Australian Urban Planning: New Challenges, New Agendas

By Brendan Gleeson; Nicholas Low | Go to book overview

10
The impacts on planning
thought and practice

What can we learn about planning from the critical strands of thought discussed in the previous four chapters? What indicators do they give us about the future of planning as we reflect on the experience of cities and planning? How do these indicators square with the human values of justice and freedom discussed in chapter 2? In this chapter we pause to take stock, but also to move on towards a ‘revaluing’ of planning. We discuss what the four critiques are telling us about the content of planning and about the nature of planning— what should be planned and how, and also what sort of activity planning is. We do so with the help of some contemporary literature on the themes that emerge from the critiques: professionalism, democracy, the environment, and economic growth.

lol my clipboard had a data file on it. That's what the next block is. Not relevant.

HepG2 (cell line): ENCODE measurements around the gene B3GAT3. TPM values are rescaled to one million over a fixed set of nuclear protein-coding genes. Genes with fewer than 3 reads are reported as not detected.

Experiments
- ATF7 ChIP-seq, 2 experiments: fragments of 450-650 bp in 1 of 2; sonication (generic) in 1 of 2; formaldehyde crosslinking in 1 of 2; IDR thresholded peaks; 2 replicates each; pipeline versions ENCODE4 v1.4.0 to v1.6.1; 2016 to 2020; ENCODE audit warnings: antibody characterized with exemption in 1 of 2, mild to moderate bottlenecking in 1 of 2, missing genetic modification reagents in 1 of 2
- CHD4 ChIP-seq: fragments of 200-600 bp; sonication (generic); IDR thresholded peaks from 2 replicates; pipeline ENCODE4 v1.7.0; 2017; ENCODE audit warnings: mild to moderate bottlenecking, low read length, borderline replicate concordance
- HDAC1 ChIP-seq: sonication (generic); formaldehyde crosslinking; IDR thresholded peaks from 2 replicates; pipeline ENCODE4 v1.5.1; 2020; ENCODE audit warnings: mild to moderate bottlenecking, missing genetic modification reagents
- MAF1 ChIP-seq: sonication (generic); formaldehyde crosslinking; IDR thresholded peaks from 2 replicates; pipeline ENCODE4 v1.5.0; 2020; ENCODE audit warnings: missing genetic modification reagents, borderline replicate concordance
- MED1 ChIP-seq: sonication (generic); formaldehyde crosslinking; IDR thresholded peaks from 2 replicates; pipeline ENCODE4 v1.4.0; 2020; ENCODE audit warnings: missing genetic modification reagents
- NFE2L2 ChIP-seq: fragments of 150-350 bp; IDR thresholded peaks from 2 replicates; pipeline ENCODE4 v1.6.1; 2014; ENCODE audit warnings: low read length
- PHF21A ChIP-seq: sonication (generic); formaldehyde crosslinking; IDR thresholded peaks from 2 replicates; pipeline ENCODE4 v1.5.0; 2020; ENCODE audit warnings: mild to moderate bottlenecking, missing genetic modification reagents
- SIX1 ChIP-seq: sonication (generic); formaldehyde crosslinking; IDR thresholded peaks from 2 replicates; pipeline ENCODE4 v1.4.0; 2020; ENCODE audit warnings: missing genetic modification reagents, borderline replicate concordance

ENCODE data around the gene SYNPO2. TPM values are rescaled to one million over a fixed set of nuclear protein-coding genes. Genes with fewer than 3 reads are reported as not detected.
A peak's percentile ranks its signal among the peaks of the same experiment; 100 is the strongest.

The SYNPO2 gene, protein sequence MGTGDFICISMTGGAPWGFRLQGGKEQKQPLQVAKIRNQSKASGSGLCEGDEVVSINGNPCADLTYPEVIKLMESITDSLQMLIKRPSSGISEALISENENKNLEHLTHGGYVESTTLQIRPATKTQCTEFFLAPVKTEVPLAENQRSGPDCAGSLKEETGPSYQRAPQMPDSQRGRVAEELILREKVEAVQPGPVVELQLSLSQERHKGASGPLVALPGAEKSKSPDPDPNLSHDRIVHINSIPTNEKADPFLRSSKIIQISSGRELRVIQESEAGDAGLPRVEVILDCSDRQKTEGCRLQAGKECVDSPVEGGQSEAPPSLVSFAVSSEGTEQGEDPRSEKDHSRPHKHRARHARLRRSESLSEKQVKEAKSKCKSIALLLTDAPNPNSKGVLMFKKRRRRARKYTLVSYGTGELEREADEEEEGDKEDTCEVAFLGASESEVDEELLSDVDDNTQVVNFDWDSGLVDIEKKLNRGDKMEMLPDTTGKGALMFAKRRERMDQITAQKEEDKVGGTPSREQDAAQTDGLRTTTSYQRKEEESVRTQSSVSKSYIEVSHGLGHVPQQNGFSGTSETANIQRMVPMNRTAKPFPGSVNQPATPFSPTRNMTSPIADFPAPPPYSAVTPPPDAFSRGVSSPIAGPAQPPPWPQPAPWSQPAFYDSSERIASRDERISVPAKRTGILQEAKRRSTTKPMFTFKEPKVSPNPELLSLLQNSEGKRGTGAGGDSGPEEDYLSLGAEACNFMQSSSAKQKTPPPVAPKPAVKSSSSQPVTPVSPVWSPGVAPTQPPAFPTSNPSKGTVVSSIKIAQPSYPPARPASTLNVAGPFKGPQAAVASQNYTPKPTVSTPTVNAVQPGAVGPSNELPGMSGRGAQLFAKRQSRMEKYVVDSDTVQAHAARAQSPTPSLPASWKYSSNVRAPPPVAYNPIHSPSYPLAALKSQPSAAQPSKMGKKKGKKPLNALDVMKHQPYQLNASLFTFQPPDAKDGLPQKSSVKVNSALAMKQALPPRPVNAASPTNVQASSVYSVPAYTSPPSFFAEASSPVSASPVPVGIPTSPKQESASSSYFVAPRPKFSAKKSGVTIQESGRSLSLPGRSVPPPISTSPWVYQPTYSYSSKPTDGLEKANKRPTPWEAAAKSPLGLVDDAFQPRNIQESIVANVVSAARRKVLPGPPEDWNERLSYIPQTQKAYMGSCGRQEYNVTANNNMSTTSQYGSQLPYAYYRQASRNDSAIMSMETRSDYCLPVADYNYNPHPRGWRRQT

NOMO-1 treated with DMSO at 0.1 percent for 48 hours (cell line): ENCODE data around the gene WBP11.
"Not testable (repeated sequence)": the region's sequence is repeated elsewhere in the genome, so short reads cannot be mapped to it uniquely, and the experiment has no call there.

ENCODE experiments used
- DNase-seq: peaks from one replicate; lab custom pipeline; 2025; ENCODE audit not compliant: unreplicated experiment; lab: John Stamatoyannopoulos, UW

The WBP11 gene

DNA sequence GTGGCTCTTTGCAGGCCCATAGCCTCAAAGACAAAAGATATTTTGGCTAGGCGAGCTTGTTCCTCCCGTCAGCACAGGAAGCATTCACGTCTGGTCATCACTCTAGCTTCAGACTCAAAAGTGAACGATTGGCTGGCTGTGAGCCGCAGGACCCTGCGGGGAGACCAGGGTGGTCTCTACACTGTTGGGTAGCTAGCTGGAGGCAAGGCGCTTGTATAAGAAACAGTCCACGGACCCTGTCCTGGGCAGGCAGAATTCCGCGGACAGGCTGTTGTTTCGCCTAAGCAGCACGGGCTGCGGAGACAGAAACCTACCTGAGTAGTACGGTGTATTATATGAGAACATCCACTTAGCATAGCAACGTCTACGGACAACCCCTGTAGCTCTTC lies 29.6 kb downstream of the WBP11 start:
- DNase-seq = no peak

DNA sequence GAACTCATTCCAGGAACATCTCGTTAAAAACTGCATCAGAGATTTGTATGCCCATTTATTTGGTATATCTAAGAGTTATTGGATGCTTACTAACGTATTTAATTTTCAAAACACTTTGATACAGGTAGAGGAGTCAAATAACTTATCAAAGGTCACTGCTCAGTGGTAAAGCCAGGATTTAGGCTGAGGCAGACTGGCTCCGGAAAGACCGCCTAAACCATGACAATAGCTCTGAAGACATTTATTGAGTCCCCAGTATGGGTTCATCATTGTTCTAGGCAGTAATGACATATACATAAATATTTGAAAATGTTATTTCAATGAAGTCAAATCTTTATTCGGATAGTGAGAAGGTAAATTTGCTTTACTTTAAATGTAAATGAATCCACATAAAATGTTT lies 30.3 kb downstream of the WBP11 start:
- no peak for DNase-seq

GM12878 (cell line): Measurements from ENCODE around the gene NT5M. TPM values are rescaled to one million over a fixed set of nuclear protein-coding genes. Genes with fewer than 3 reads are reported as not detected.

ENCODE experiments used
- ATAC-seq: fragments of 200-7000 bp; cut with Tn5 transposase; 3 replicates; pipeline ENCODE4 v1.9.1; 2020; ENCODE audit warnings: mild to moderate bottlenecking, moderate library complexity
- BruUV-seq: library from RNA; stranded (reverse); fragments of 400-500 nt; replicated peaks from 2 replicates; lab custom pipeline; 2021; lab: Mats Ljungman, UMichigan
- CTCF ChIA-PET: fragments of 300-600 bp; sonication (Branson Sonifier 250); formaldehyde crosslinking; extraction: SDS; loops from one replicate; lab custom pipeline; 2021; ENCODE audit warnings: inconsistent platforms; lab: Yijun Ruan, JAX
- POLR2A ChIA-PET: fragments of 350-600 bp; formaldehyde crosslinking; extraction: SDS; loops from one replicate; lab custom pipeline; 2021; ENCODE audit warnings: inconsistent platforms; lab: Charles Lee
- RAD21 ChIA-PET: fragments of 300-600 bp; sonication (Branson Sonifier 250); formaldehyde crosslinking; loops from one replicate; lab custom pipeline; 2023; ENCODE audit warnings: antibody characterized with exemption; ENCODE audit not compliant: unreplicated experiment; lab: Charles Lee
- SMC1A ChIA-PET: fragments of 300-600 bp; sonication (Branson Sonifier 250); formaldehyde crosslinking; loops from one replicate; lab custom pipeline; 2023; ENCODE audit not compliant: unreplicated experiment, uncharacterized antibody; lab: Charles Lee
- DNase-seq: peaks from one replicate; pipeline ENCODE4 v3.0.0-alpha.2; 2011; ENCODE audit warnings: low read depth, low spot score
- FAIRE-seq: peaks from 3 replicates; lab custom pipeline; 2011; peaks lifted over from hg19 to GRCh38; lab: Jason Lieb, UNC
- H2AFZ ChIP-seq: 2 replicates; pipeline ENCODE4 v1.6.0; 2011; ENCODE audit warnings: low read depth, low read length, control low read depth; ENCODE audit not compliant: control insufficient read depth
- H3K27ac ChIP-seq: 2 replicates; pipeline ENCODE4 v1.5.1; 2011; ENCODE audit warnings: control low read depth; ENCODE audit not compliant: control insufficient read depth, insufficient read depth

Planning and professionalism

From urban political economy we learn of the essentially political nature of planning. Where pluralists acknowledge that planning is implicated in political struggle, viewed as ‘pressure’, Marxists say that it is class struggle. Radical cultural critiques add gender and ethnicity to the political sphere. These are not mutually exclusive arguments. The political sphere is imbued with class, gender and ethnic tensions whose dimensions and impacts vary across nations. In attempting to define itself as above and beyond politics, planning adopted the professional stance. Planning, however, never actually possessed the real source of professional legitimacy: knowledge and technique.

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